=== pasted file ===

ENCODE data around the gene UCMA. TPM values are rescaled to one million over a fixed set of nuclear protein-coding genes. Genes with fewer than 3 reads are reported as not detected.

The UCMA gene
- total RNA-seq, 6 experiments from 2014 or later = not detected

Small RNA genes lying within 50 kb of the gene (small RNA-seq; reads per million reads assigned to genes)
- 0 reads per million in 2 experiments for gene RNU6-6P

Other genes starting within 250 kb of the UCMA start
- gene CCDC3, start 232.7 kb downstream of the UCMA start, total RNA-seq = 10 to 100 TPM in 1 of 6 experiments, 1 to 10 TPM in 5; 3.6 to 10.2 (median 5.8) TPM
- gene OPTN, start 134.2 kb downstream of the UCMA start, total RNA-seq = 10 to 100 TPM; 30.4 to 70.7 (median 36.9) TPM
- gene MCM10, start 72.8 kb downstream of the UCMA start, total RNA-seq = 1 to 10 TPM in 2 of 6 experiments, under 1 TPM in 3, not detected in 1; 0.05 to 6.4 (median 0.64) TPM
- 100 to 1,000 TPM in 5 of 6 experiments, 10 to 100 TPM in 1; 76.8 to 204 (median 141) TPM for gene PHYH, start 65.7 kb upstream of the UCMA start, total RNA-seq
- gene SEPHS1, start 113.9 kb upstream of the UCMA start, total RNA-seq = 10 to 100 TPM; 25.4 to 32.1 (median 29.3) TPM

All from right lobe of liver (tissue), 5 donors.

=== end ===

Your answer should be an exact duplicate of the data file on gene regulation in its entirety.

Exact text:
ENCODE data around the gene UCMA. TPM values are rescaled to one million over a fixed set of nuclear protein-coding genes. Genes with fewer than 3 reads are reported as not detected.

The UCMA gene
- total RNA-seq, 6 experiments from 2014 or later = not detected

Small RNA genes lying within 50 kb of the gene (small RNA-seq; reads per million reads assigned to genes)
- 0 reads per million in 2 experiments for gene RNU6-6P

Other genes starting within 250 kb of the UCMA start
- gene CCDC3, start 232.7 kb downstream of the UCMA start, total RNA-seq = 10 to 100 TPM in 1 of 6 experiments, 1 to 10 TPM in 5; 3.6 to 10.2 (median 5.8) TPM
- gene OPTN, start 134.2 kb downstream of the UCMA start, total RNA-seq = 10 to 100 TPM; 30.4 to 70.7 (median 36.9) TPM
- gene MCM10, start 72.8 kb downstream of the UCMA start, total RNA-seq = 1 to 10 TPM in 2 of 6 experiments, under 1 TPM in 3, not detected in 1; 0.05 to 6.4 (median 0.64) TPM
- 100 to 1,000 TPM in 5 of 6 experiments, 10 to 100 TPM in 1; 76.8 to 204 (median 141) TPM for gene PHYH, start 65.7 kb upstream of the UCMA start, total RNA-seq
- gene SEPHS1, start 113.9 kb upstream of the UCMA start, total RNA-seq = 10 to 100 TPM; 25.4 to 32.1 (median 29.3) TPM

All from right lobe of liver (tissue), 5 donors.